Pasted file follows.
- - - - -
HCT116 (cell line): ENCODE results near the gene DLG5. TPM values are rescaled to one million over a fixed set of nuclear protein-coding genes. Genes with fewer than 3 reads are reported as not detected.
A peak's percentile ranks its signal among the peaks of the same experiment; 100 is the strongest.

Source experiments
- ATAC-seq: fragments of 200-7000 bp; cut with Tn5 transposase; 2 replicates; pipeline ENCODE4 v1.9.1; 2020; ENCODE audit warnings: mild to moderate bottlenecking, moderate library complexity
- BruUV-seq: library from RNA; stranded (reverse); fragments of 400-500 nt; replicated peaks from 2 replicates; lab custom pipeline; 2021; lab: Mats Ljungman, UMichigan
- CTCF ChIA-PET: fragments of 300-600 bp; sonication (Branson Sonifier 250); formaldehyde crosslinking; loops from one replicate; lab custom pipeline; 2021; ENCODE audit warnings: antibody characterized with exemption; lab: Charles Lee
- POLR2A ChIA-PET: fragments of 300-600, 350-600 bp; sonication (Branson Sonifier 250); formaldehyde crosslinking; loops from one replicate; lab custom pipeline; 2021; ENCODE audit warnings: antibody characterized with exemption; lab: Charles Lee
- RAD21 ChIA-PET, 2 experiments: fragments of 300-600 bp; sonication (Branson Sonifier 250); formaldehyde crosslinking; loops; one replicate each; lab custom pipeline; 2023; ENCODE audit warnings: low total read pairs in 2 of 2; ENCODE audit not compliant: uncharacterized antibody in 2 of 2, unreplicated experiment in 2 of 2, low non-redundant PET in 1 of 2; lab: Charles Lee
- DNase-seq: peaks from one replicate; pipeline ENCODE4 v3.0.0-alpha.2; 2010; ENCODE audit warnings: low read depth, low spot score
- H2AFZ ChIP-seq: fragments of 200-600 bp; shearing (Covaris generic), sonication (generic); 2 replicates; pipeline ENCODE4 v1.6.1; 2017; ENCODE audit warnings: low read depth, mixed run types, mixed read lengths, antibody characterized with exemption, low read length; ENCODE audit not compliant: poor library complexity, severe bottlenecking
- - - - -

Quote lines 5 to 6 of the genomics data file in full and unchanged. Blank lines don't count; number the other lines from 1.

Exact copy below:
- BruUV-seq: library from RNA; stranded (reverse); fragments of 400-500 nt; replicated peaks from 2 replicates; lab custom pipeline; 2021; lab: Mats Ljungman, UMichigan
- CTCF ChIA-PET: fragments of 300-600 bp; sonication (Branson Sonifier 250); formaldehyde crosslinking; loops from one replicate; lab custom pipeline; 2021; ENCODE audit warnings: antibody characterized with exemption; lab: Charles Lee